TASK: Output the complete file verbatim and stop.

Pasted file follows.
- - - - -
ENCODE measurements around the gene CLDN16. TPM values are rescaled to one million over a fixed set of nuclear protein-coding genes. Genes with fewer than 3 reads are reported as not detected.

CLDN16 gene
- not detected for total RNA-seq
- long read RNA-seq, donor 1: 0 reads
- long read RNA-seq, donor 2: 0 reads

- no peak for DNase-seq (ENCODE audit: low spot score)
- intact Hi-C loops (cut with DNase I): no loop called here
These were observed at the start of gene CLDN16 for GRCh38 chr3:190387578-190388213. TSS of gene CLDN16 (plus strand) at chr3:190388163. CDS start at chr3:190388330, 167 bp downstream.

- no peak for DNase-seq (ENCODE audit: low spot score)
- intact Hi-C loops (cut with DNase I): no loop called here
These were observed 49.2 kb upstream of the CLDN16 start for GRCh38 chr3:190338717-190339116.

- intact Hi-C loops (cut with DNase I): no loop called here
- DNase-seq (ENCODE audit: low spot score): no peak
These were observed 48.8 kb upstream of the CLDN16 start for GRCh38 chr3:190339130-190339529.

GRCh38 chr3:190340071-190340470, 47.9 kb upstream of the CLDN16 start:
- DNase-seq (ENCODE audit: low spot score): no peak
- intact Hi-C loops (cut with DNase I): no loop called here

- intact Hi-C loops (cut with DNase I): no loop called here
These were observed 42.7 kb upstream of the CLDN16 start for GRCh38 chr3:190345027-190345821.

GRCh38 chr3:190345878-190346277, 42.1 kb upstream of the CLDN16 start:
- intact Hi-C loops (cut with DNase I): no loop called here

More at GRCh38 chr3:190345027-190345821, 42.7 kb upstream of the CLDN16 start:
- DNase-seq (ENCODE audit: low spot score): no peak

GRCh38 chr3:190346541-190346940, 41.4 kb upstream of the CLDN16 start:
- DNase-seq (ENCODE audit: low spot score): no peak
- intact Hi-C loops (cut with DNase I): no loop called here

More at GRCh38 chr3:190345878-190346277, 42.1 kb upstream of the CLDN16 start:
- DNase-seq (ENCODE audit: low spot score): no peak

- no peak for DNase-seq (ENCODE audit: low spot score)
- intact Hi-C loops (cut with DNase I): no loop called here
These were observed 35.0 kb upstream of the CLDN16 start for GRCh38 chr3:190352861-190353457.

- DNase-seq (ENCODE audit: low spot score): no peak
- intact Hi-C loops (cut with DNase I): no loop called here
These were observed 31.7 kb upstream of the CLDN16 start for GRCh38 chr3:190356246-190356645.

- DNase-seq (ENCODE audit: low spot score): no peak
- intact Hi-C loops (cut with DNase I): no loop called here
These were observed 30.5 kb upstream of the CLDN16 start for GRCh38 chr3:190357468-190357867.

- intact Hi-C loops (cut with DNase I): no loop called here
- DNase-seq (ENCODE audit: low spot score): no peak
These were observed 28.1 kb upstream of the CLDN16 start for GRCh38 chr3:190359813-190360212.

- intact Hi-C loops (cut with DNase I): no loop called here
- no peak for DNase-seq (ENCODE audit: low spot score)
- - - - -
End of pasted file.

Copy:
ENCODE measurements around the gene CLDN16. TPM values are rescaled to one million over a fixed set of nuclear protein-coding genes. Genes with fewer than 3 reads are reported as not detected.

CLDN16 gene
- not detected for total RNA-seq
- long read RNA-seq, donor 1: 0 reads
- long read RNA-seq, donor 2: 0 reads

- no peak for DNase-seq (ENCODE audit: low spot score)
- intact Hi-C loops (cut with DNase I): no loop called here
These were observed at the start of gene CLDN16 for GRCh38 chr3:190387578-190388213. TSS of gene CLDN16 (plus strand) at chr3:190388163. CDS start at chr3:190388330, 167 bp downstream.

- no peak for DNase-seq (ENCODE audit: low spot score)
- intact Hi-C loops (cut with DNase I): no loop called here
These were observed 49.2 kb upstream of the CLDN16 start for GRCh38 chr3:190338717-190339116.

- intact Hi-C loops (cut with DNase I): no loop called here
- DNase-seq (ENCODE audit: low spot score): no peak
These were observed 48.8 kb upstream of the CLDN16 start for GRCh38 chr3:190339130-190339529.

GRCh38 chr3:190340071-190340470, 47.9 kb upstream of the CLDN16 start:
- DNase-seq (ENCODE audit: low spot score): no peak
- intact Hi-C loops (cut with DNase I): no loop called here

- intact Hi-C loops (cut with DNase I): no loop called here
These were observed 42.7 kb upstream of the CLDN16 start for GRCh38 chr3:190345027-190345821.

GRCh38 chr3:190345878-190346277, 42.1 kb upstream of the CLDN16 start:
- intact Hi-C loops (cut with DNase I): no loop called here

More at GRCh38 chr3:190345027-190345821, 42.7 kb upstream of the CLDN16 start:
- DNase-seq (ENCODE audit: low spot score): no peak

GRCh38 chr3:190346541-190346940, 41.4 kb upstream of the CLDN16 start:
- DNase-seq (ENCODE audit: low spot score): no peak
- intact Hi-C loops (cut with DNase I): no loop called here

More at GRCh38 chr3:190345878-190346277, 42.1 kb upstream of the CLDN16 start:
- DNase-seq (ENCODE audit: low spot score): no peak

- no peak for DNase-seq (ENCODE audit: low spot score)
- intact Hi-C loops (cut with DNase I): no loop called here
These were observed 35.0 kb upstream of the CLDN16 start for GRCh38 chr3:190352861-190353457.

- DNase-seq (ENCODE audit: low spot score): no peak
- intact Hi-C loops (cut with DNase I): no loop called here
These were observed 31.7 kb upstream of the CLDN16 start for GRCh38 chr3:190356246-190356645.

- DNase-seq (ENCODE audit: low spot score): no peak
- intact Hi-C loops (cut with DNase I): no loop called here
These were observed 30.5 kb upstream of the CLDN16 start for GRCh38 chr3:190357468-190357867.

- intact Hi-C loops (cut with DNase I): no loop called here
- DNase-seq (ENCODE audit: low spot score): no peak
These were observed 28.1 kb upstream of the CLDN16 start for GRCh38 chr3:190359813-190360212.

- intact Hi-C loops (cut with DNase I): no loop called here
- no peak for DNase-seq (ENCODE audit: low spot score)